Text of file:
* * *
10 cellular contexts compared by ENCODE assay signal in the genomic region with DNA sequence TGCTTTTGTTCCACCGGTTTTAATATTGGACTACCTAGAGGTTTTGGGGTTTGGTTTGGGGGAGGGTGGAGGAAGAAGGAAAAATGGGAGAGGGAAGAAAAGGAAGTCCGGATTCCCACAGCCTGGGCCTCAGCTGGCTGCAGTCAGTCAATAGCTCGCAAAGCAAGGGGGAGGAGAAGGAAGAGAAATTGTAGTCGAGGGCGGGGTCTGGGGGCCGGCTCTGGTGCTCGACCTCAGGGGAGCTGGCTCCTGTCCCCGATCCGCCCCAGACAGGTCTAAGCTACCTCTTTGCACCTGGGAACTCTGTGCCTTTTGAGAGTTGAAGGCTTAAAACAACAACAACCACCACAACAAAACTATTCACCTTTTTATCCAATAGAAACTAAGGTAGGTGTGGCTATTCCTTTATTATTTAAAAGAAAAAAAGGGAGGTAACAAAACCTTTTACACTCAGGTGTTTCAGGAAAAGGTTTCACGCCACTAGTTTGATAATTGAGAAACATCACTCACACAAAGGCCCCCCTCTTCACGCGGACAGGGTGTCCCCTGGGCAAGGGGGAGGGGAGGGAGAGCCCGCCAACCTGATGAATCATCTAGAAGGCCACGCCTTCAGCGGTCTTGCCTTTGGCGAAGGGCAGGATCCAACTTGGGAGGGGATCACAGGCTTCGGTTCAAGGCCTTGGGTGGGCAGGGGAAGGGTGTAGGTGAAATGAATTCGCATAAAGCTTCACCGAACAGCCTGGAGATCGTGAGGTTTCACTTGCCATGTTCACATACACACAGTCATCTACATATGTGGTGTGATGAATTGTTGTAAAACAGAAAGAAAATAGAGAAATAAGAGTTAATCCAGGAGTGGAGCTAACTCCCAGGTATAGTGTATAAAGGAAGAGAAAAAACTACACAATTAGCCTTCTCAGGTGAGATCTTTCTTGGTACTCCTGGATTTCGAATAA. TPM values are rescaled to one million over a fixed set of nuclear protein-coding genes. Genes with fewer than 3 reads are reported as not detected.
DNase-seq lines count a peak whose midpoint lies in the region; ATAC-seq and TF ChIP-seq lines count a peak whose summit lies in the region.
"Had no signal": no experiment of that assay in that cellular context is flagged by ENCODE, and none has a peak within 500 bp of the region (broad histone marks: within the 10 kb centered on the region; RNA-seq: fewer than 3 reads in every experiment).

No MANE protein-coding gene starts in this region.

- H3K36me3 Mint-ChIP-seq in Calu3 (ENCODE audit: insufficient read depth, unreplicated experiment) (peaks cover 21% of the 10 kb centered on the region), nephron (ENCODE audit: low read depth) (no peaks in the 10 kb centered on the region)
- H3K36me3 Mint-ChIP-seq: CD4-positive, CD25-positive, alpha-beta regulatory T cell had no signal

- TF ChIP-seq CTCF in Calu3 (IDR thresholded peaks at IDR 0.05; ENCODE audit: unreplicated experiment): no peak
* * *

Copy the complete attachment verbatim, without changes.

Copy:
10 cellular contexts compared by ENCODE assay signal in the genomic region with DNA sequence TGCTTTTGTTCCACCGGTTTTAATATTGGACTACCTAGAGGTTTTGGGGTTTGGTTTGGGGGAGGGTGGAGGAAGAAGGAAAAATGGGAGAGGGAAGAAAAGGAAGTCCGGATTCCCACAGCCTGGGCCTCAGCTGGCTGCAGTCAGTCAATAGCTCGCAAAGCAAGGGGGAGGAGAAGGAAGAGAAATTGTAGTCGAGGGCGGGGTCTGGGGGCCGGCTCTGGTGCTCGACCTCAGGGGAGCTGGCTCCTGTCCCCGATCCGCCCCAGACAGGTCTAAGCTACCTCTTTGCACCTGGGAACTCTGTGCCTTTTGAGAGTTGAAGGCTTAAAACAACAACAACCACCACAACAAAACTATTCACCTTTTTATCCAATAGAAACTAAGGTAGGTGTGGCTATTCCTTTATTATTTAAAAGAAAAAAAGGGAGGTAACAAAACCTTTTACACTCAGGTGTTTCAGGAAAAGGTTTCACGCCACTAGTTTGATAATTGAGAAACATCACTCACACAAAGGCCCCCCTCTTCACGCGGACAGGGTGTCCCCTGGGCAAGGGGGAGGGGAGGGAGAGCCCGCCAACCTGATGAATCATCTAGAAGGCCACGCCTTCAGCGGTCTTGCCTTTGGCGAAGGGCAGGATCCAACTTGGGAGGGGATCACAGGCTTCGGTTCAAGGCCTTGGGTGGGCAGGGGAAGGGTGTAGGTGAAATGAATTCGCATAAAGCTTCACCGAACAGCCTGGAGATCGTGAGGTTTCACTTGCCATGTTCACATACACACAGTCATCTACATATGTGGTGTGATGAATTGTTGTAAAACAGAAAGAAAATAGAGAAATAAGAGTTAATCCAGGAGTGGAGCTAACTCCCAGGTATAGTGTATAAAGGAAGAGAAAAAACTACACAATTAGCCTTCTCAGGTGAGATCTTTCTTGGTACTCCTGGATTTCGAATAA. TPM values are rescaled to one million over a fixed set of nuclear protein-coding genes. Genes with fewer than 3 reads are reported as not detected.
DNase-seq lines count a peak whose midpoint lies in the region; ATAC-seq and TF ChIP-seq lines count a peak whose summit lies in the region.
"Had no signal": no experiment of that assay in that cellular context is flagged by ENCODE, and none has a peak within 500 bp of the region (broad histone marks: within the 10 kb centered on the region; RNA-seq: fewer than 3 reads in every experiment).

No MANE protein-coding gene starts in this region.

- H3K36me3 Mint-ChIP-seq in Calu3 (ENCODE audit: insufficient read depth, unreplicated experiment) (peaks cover 21% of the 10 kb centered on the region), nephron (ENCODE audit: low read depth) (no peaks in the 10 kb centered on the region)
- H3K36me3 Mint-ChIP-seq: CD4-positive, CD25-positive, alpha-beta regulatory T cell had no signal

- TF ChIP-seq CTCF in Calu3 (IDR thresholded peaks at IDR 0.05; ENCODE audit: unreplicated experiment): no peak